Queer Visions is a new series of interviews and studio visits featuring QCA member artists. QCA boasts a large number of working artists amongst our membership, and Queer Visions seeks to highlight the work and artistic pursuits of those members.
Our first interview catches up with member artist, Adejoke Tugbiyele, a queer Nigerian-American artist based out of NYC. Tugbiyele has exhibited both nationally and internationally, and won a 2013-14 Fulbright Scholarship to study and work in Lagos, Nigeria. Her work addresses contemporary representations of the body by LGBTQ individuals, whose voice has long been denied. Her latest body of work, Grassroots, can be viewed at Skoto Gallery in Chelsea (529 W 20th St, 5th Fl) until April 9th, 2016.
As an artist who engages in a great deal of social activism, where do your roles as artist and activist intersect and/or where do they diverge?
As an artist I feel a sense of responsibility to use my work/practice as a platform for speaking out against injustice especially crimes against blacks/Africans, women/girls and same-sex loving people. One of the ways I have done so include attending or helping to organize protests and marches to speak out against homophobia, racism, and climate change. I have also partnered with organizations that work hard to advocate for equality for less privileged and socially marginalized groups. I do spend much time working in my studio because my art is as much a spiritual practice as it is political. Confronting politically charged subjects continuously can be very traumatizing. Making space for healing is an essential part of my artist/activist journey.
Your work engages heavily with the intersection of multiple identities (female, queer, Nigerian-American, etc...) how do those various identities inform your choices as an artist? Do you feel that any one particular identity has a greater impact on your work or is it more about balancing these intersections?
I don’t necessarily feel my identities need balancing with each other. However I do sense the need for them to be balanced or relate to larger universal ideas about what it means to be treated equally as a human being. Identity should not be a border but rather a window or an opening towards learning about the deeper qualities about a person. For example, saying I am Nigerian-American might lead someone to ask me how I specifically relate to both places.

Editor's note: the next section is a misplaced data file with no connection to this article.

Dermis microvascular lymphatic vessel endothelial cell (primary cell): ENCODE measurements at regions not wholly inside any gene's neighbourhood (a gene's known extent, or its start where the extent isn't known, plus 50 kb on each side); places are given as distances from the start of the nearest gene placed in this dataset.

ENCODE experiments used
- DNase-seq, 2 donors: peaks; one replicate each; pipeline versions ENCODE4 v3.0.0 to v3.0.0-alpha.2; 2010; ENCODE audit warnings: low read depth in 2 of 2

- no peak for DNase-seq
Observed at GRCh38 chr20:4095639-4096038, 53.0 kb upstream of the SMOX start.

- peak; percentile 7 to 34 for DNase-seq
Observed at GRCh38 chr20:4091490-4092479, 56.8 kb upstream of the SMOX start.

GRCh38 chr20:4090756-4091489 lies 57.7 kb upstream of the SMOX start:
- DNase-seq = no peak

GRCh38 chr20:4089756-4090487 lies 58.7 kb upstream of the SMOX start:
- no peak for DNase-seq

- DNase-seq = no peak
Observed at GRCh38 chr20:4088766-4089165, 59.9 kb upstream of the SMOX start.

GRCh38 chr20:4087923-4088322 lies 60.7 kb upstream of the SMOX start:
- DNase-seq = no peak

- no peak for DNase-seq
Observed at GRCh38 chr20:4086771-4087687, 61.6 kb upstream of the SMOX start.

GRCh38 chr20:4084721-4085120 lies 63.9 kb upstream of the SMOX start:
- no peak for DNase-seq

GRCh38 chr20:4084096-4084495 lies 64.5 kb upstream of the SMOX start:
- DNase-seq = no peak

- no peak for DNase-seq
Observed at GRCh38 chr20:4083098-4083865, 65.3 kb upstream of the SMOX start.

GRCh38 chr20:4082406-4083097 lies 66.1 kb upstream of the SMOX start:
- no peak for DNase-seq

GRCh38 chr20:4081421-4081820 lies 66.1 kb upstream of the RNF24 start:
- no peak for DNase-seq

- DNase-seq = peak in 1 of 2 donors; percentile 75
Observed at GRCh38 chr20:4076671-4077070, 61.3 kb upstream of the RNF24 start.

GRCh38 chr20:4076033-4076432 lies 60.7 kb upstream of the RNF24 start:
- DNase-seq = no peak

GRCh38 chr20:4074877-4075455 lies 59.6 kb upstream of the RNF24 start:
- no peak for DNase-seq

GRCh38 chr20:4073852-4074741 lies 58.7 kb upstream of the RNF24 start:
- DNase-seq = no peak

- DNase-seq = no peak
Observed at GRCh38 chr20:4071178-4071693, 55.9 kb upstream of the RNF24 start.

What issues are activating your newest body of work at SKOTO Gallery?
I am still concerned with the individual and societal struggles that surround acceptance of same-sex love. I am also concerned with major human rights violations/issues, such as the Flint water crisis in Flint, Michigan which has negatively affected the poor and minorities in greater numbers. I am also concerned about the migrant crisis in many parts of the world, which often leads to death by drowning of innocent human beings. The sea has historically been an undocumented “grave” for so many people and unfortunately it continues to remain so today. Both of these concerns are addressed in the works entitled “Flint Water – POISONED Plant” and “Capsized: Sea as Grave,” respectively. Ideally, advocating for the rights on one group should neither be made at the expense, nor overshadow the needs/concerns of another group. I combined different concerns in this solo exhibition to reflect my deep sensitivity to all human rights issues. I am aware that they affect me personally either directly or indirectly.
In comparison to your previous sculptural works, your newer work exhibits a clear economy of materials, what is driving the shift in your choice of materials?
Indeed, my newest body of work at SKOTO Gallery is presented more simply and poetically as far as my use of materials, while remaining politically charged. I have learned to focus more deeply on each material because they have so many stories to them. I chose to focus on palm spines heavily in my newer works after having come to a deeper realization of their potent spiritual, political, economic and personal complexity. When looking at my work, one can make references such the strength of palm trees, the palm oil economy in West Africa prior to the discovery of oil, religious observances like Palm Sunday, the African-American tradition at weddings of jumping the broom, the use of grass for furniture and basketry by indigenous people all over the world, the socio-political interpretation of the broom as sweeping away corruption or bad spirits/energy. Last but not least, a viewer from Africa or the Caribbean might remember using palm spines to make strong, beautiful kites (something I also did as a child), where the spine becomes the structure for planes made of newspapers, and held together by glue/cassava. I recently learned that my creation of kites as a young child was gender-bending activity because only boys were allowed to do so.
Similarly, your drawings in this series seem to illustrate a shift in how you are tackling the representation of queer bodies. You've moved away from the references to illuminated manuscripts and to the depictions of violence. What is driving this change in how you are approaching your subjects?
I have not moved away from the illuminated manuscripts reference completely, as one of the drawings in the exhibition is done on parchment. The other drawings are on vellum, however none of the drawings in the show include text. Previous drawings have incorporated calligraphic text that relates to the drawing itself. The sepia ink drawing on parchment, entitled “My Lover, Our Gun and The Cross, references both religion and violence, and it relates to the sculptural work “Unholy Matrimony” which fuses a rifle and a crucifix. It was an aesthetic decision to focus only on “line” so the drawings relate more formally to the sculptures in this particular show.
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